Construction of the Manhattan Bridge, New York, 1909. Courtesy Library of Congress
The story of humanity is one of extraordinary cooperation but also terrible conflict. We come together to build cities, civilisations and cultures, but we also destroy these through violence against each other and degradation of our environment. Given that human nature is capable of both extremes, how can we design societies and institutions that help to bring out our better, more cooperative, instincts?
This question is not limited to humans. Life’s domains are replete with many forms of cooperation, from microbes sharing helpful molecules to dolphins providing aid to the injured. This kind of ‘altruistic’ behaviour – helping others at one’s own expense – presents an evolutionary puzzle. As Charles Darwin put it in The Descent of Man (1871): ‘He who was ready to sacrifice his life … rather than betray his comrades, would often leave no offspring to inherit his noble nature.’ The question then becomes, what kinds of conditions lead to the evolution of cooperative behaviour, when we would normally expect selfishness to prevail?
Ideas about evolution and human nature can be difficult to test in the laboratory. However, insight can come from a surprising place: mathematics. The idea is to create a mathematical model: a cartoon picture of the real world, drawn in the language of maths. Mathematical analysis can then provide a kind of ‘instant experiment’ to test an idea on its theoretical merits.
Of course, since any mathematical model excludes some features and oversimplifies others, we must be careful not to draw overly broad conclusions. History is littered with utopian ideas that looked great on paper but collapsed in practice. Still, mathematical modelling can be quite effective in separating promising ideas from those that are conceptually flawed.
Recently, I led a team of investigators to mathematically model how the structure of a society can encourage or suppress the evolution of cooperative behaviour. We represented structure as a network, in which every individual is linked to a certain set of ‘neighbours’. Links can be strong, as in the case of a close friend or family member, or weak, as for a rarely seen acquaintance.
Individuals can cooperate, helping their neighbours at a cost to themselves, or not. This choice is an example of what game theory calls the ‘prisoner’s dilemma’. Each individual, if acting in pure self-interest, would choose not to cooperate. Yet cooperation by everyone leads to greater prosperity for all.
The two strategies, cooperation and non-cooperation, spread through the network as individuals imitate, or learn from, their neighbours. Individuals are more likely to imitate neighbours who do better in the prisoner’s dilemma. Over time, one strategy will win out: society will converge to a state where either everyone cooperates or no one does.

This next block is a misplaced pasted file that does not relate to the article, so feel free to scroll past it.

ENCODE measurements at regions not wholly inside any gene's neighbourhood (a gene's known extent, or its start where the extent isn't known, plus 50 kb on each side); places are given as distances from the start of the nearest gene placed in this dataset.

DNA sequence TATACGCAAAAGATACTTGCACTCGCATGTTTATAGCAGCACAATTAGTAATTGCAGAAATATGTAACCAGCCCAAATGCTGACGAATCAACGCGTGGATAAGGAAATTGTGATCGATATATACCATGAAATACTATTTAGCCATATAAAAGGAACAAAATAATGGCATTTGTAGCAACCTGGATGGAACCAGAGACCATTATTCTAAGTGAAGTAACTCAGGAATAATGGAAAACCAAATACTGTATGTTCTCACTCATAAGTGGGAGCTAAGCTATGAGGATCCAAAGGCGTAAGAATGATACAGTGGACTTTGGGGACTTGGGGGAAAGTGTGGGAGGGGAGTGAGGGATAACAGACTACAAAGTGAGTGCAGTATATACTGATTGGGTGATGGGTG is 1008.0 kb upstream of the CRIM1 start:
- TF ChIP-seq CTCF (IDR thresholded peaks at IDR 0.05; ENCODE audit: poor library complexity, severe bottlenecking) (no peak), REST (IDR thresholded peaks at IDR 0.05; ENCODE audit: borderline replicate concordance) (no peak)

An earlier study had examined a simple case of this model, in which each individual has the same number of neighbours. They found that, for cooperation to flourish, the benefit-cost ratio of cooperation must be greater than the number of neighbours per individual. For example, if everyone has exactly five neighbours, cooperation succeeds if it provides at least five times as much benefit as the cost a cooperator pays. But while this is a beautiful result, its applicability is limited: in typical real-world networks, individuals differ widely in their number of neighbours, with some having a great many neighbours and others having very few.
We found a way to calculate whether cooperation is favoured on any network. The key quantity is the critical benefit-cost ratio. If this ratio is three, for example, then any cooperative behaviour providing a threefold-or-greater benefit is favoured. We showed how to calculate the critical cost-benefit ratio of any given network by solving a system of linear equations (a mathematically straightforward task). The smaller this ratio, the easier cooperation is to achieve. But for some networks, this ratio is negative, which means that cooperation is never favoured to evolve.
So which networks are best for promoting cooperation? Cooperation flourishes best when each individual has strong, reciprocated connections to a small number of others. In this case, cooperation spreads locally, along these connections, leading to clusters of cooperators who share benefits with each other. In contrast, if all individuals are equally connected to all others, the benefits of cooperation become diluted in the sea of non-cooperators, and the behaviour cannot spread. Thus, for cooperation to thrive, a few strong ties are better than a myriad weak ones.
Humanity faces a number of unprecedented challenges. To respond to crises such as climate change, we must cooperate on a global scale. Mathematical modelling can help us design structures and institutions to make this cooperation possible. According to our model, open forums such as Twitter, in which anyone can interact with anyone else, might be great for sharing information, but terrible at promoting cooperation between users. Institutions that encourage fewer, stronger connections might have a better shot at getting individuals to work together for their common good.
This work is one step in a larger research programme to identify how structures, networks and interaction patterns can promote cooperation in biology and in society. Our model includes many simplifying assumptions that must be probed and tested to determine how widely our results apply. Much more work needs to be done – on paper, on computers, in the laboratory, and especially in the real world – to understand how we can design the networks that will best empower us to meet our collective challenges. Still, our simple, abstract model suggests a remarkably intuitive principle: the success of global cooperation depends on the strength of our local connections.